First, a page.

October marks the end of the quarterly publication The Siem Reader, the popular literary magazine published by expats mainly for expats. Filled with everything from poems to short stories to film reviews, The Siem Reader was founded two years ago by a group of expat friends with a creative bent, who sadly are now going their separate ways.
“The Siem Reader started as an idea over a couple of beers in early 2011,” says one of the co-editors Clementina Velasco, who founded the magazine along with fellow NGO workers Megan Smith and Sol DeLeon, plus fashion designer Leigh Morlock and teacher Kitty Williams. Deb Schapp joined soon after.
“Megan and I had both been involved in various creative projects prior to coming to Siem Reap, and got talking about how so many projects outside of our work lives here end up having an awful lot of cross over with work,” she says.
“We decided to get together a small group of like-minded friends to start something different, and see what we could put together. Reminiscing about some of the projects we'd been involved in before, we came up with the idea of a small literary magazine, so decided to give it a shot. Art for art's sake! We certainly didn't envisage that two and half years later, it would still be going strong.”
But while The Siem Reader proved popular, the time has come for the band of editors to part.
“We never set out to become a long-term project,” Velasco explains, “It all started with one issue and just snowballed from there. We're really proud of what The Siem Reader has achieved but with changing work roles in our editorial team and increasing travel plans over the past year, it was getting harder to put together.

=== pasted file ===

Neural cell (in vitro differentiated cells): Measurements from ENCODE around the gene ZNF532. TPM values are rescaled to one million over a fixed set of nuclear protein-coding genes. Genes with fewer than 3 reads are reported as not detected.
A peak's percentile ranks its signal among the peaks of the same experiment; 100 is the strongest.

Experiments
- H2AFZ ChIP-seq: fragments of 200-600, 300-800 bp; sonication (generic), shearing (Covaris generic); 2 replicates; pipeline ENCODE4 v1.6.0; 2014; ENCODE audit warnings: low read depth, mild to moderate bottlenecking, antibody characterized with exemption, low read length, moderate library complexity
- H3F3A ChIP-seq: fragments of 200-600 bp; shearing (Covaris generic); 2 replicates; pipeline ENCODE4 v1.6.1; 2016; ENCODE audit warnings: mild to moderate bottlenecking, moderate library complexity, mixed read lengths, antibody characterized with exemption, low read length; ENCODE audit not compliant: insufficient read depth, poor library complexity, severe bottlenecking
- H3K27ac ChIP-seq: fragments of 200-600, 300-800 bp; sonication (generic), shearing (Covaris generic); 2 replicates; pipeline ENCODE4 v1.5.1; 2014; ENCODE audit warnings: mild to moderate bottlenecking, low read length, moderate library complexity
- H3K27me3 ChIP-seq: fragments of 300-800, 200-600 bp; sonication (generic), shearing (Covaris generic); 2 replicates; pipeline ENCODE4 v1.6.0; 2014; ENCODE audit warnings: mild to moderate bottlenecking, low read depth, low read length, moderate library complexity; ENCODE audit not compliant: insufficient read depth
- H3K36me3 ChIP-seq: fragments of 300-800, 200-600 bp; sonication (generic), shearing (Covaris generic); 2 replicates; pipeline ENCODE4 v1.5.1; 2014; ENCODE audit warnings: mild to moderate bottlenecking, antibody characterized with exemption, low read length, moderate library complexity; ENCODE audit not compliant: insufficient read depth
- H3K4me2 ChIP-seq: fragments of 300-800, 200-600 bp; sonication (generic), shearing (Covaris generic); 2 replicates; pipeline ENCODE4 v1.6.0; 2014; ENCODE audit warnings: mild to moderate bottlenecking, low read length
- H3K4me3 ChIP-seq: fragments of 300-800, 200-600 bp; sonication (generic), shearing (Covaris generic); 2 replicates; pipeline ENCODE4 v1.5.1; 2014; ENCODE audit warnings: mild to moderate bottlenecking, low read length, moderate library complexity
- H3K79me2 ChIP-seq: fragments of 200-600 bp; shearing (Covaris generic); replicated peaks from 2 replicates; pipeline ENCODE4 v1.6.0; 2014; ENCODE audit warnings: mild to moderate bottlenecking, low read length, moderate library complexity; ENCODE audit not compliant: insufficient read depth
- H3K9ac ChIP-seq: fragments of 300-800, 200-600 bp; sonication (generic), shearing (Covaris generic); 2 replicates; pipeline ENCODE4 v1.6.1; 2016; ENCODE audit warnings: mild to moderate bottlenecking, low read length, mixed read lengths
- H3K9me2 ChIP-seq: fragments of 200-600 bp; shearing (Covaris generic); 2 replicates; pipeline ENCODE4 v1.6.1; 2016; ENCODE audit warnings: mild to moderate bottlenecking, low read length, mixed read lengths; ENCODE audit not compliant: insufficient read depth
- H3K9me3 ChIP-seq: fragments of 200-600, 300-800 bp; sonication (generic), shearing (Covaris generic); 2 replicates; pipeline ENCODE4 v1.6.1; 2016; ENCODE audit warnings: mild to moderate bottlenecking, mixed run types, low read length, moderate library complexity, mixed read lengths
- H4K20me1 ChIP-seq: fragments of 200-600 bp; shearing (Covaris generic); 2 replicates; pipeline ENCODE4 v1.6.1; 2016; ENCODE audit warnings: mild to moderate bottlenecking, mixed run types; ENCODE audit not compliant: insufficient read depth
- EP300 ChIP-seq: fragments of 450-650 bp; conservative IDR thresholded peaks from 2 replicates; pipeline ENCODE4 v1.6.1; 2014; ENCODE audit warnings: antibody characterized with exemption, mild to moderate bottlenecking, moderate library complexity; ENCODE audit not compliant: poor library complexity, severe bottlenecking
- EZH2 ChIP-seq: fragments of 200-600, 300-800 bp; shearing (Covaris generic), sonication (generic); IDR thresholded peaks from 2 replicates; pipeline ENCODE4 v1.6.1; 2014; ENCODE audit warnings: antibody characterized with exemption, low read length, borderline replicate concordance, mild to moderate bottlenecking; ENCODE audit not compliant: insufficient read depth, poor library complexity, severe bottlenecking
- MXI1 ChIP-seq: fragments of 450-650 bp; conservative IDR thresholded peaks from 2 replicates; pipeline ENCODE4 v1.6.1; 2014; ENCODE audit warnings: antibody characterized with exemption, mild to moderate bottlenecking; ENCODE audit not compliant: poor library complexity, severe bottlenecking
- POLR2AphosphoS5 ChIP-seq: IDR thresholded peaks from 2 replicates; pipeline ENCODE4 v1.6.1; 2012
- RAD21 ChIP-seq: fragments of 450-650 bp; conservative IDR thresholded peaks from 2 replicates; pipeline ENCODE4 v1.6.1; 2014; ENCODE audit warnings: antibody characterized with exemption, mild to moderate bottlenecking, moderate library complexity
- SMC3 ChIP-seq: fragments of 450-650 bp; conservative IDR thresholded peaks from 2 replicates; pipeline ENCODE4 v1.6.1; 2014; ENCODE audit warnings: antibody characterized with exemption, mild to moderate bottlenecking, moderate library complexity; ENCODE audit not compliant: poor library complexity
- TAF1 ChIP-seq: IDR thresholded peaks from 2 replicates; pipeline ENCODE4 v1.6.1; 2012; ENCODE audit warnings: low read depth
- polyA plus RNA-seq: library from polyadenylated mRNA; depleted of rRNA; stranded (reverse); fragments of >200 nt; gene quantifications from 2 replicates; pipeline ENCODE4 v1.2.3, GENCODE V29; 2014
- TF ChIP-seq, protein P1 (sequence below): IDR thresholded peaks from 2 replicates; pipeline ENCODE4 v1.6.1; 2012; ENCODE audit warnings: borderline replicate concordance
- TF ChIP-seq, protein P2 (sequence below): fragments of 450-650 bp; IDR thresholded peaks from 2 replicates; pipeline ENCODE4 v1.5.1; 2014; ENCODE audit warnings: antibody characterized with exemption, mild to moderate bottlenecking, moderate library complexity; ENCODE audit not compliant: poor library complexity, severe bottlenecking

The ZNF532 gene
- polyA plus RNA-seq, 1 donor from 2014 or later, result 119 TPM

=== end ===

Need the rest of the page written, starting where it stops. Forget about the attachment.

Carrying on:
“We toyed with the idea of handing it over to someone else, but decided we'd prefer to wrap it up while still going strong and go out with a bang. Part of the energy of The Siem Reader team comes from the fact that we had started from scratch.”
The concept of the handbag-sized periodical was a magazine designed to bring together the talented creatives of Siem Reap, says Velasco, and give them “something to talk about besides the usual conversations about perils and pitfalls of NGO work, and comparing life in Cambodia to their home countries.”
It was published in English and aimed at the English-speaking expat community, although the editors have also welcomed contributions from Khmers and expat students learning English, she says.
Funded by a small group of regular advertisers, the magazine was available free in various cafes, restaurants and popular expat hangouts in Siem Reap. Five hundred copies have been produced every quarter, and it has also been published online.
Velasco says there have been many amazing submissions over the years, and that some of the pieces really got tongues wagging.
Personal highlights of mine include an hilarious piece by communications officer Vicky Pateman about the enchanting effects of a Barry Manilow song.
Velasco citesThe Siem Reader's collaboration with Angkor Art Explo in 2011, where people were invited to write on a large sheet of paper on the wall what they thought Siem Reap looked, sounded and smelled like.
“I loved the collaborative writing pieces, such as our collaboration as part of the Angkor Art Explo in 2011, and the Write in Me books that were dotted around town last year,” she says. “Both were as much about the process of collecting everyone's words and thoughts as the writing that came out of them.
“Reading short stories and poems by friends or just people we knew around town was always interesting, and a good opportunity to see a different side to familiar personalities. A former editor, Sol, wrote a new take on the topic of saying goodbye in Issue 5, which we all loved, and it's an optional theme we're sticking with for our final issue.”
She adds, “While we're ready to wrap up our final issue and go out with a bang, we know there are so many new and exciting creative developments happening in Siem Reap. We're looking forward to seeing what follows in The Siem Reader's footsteps.”
Reapers wishing to submit pieces for the magazine’s final bumper issue can email: [email protected]. Deadline is September 8. As well as creative writing items, the editors also welcome original artwork and photographs.